The more complicated input to handle is that from the IC engine range extender. For highest efficiency two conditions need to be met. Firstly the IC engine needs to run within the most fuel efficient part of its operating range as much as possible. Secondly, while there are circumstances where it is appropriate to have the range extender recharge the cells, the power is better directed to propulsion motor as the cells don't give back more than around 85 percent of what is put in.
While the origins of the project owed much to an interest in more efficient electric cars, the project was given the name 'Variable Voltage' to acknowledge a wider application base. It is a comprehensive system for matching multiple power sources that may or may not have stable voltages to multiple power sinks that may or may not have stable voltage requirements. As well as a means to manage power in a car, its other, somewhat simpler objective is to manage power in stationary micro-generation scenarios with or without a grid connection.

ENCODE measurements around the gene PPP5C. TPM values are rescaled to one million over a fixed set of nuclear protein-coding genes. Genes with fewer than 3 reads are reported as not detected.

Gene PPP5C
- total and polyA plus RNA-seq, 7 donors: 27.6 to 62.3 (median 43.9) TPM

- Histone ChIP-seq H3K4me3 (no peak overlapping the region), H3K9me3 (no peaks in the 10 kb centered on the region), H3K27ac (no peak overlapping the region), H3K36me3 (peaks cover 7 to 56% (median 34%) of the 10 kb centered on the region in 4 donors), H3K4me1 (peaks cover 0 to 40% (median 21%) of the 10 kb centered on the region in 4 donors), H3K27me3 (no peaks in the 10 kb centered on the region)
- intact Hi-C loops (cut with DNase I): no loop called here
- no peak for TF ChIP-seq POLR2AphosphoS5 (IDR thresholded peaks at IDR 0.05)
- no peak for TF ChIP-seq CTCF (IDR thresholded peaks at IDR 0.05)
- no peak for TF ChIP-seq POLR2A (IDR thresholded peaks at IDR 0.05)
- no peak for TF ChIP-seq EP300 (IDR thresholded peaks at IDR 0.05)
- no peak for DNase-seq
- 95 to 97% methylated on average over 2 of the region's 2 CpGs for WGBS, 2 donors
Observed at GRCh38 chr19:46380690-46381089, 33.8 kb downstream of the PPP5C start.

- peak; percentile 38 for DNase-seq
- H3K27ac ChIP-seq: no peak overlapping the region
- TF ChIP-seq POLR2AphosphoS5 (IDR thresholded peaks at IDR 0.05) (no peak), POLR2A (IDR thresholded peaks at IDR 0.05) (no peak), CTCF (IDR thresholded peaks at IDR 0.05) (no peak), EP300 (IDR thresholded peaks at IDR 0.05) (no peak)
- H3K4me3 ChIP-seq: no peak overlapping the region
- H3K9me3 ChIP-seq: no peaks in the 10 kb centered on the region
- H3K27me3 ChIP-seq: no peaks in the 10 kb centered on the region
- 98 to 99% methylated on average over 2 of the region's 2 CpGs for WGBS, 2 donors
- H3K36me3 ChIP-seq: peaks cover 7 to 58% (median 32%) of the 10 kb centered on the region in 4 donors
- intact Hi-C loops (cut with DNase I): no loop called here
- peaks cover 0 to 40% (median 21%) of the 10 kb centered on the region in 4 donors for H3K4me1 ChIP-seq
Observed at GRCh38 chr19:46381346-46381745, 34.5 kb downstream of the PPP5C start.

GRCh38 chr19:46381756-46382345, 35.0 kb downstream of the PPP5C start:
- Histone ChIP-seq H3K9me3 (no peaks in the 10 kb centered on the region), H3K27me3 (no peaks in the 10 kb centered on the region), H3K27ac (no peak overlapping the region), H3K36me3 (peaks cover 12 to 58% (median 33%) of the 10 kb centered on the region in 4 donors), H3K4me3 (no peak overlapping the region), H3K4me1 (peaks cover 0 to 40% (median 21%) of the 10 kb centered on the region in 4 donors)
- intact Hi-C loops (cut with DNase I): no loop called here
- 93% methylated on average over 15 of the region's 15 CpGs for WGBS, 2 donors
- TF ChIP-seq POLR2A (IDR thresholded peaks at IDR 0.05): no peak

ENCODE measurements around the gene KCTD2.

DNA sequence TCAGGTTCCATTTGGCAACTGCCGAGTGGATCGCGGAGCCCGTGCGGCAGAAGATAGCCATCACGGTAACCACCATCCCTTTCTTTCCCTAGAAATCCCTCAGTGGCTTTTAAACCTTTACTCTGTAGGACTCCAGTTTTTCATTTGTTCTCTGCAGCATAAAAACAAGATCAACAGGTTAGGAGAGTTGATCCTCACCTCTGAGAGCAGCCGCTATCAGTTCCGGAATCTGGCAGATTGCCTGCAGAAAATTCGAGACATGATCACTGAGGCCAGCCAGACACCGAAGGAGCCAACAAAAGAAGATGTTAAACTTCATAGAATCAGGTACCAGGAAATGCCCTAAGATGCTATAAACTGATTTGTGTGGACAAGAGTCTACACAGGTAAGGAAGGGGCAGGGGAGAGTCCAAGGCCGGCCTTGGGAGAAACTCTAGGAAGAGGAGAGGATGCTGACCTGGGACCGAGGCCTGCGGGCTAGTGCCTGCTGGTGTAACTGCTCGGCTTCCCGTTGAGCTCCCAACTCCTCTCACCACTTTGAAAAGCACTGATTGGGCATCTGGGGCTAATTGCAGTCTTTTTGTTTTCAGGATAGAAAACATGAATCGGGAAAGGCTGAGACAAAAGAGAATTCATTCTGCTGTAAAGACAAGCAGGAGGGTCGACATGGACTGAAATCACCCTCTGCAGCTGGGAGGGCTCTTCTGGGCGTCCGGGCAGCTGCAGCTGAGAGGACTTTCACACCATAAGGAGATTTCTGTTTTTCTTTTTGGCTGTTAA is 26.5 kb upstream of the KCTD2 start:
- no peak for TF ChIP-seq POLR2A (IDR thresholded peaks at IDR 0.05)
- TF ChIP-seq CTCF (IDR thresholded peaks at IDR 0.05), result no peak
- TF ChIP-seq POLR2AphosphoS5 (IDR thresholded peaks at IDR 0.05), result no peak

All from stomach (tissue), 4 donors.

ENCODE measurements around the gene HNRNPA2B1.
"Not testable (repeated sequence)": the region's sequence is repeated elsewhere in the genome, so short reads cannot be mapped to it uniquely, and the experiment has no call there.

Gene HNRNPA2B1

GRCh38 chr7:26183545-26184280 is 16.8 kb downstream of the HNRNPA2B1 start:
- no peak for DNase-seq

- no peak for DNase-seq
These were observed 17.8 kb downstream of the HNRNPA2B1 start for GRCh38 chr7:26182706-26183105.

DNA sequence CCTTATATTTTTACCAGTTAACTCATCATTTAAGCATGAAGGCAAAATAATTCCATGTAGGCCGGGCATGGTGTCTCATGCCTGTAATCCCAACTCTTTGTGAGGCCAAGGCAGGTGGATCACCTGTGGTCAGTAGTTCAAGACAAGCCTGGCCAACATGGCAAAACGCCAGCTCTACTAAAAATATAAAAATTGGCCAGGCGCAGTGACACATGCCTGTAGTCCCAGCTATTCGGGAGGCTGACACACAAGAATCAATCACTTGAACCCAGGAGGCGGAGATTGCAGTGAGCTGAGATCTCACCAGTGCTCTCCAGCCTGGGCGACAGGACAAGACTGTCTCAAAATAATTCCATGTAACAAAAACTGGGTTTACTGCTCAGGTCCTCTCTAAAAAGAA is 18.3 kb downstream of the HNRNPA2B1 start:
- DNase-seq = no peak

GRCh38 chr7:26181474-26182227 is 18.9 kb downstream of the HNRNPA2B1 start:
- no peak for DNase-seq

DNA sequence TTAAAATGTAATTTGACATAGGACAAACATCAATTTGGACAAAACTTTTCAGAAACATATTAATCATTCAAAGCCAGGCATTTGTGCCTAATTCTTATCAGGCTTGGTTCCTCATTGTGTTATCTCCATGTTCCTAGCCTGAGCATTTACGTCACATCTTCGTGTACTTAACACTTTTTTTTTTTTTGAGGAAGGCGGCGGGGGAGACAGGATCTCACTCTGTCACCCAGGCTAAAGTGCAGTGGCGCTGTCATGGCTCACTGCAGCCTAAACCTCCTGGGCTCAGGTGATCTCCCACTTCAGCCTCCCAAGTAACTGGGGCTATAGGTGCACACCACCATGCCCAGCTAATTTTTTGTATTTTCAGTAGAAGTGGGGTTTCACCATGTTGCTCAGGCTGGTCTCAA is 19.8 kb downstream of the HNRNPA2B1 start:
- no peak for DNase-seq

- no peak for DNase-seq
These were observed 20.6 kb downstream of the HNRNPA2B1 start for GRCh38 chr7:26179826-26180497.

The project is controlled by software from HadronZoo which is written in C++ and runs on the Arduino processor. The first part of this is complete but is aimed at prototyping. Before we publish anything we will need to test out several variations on the design and conduct formal field trials on the more promising designs. We are hoping to have this done before the end of 2020. Pending legal advice we will at that point publish the circuit diagrams, configuration documentation and the software under a general public license.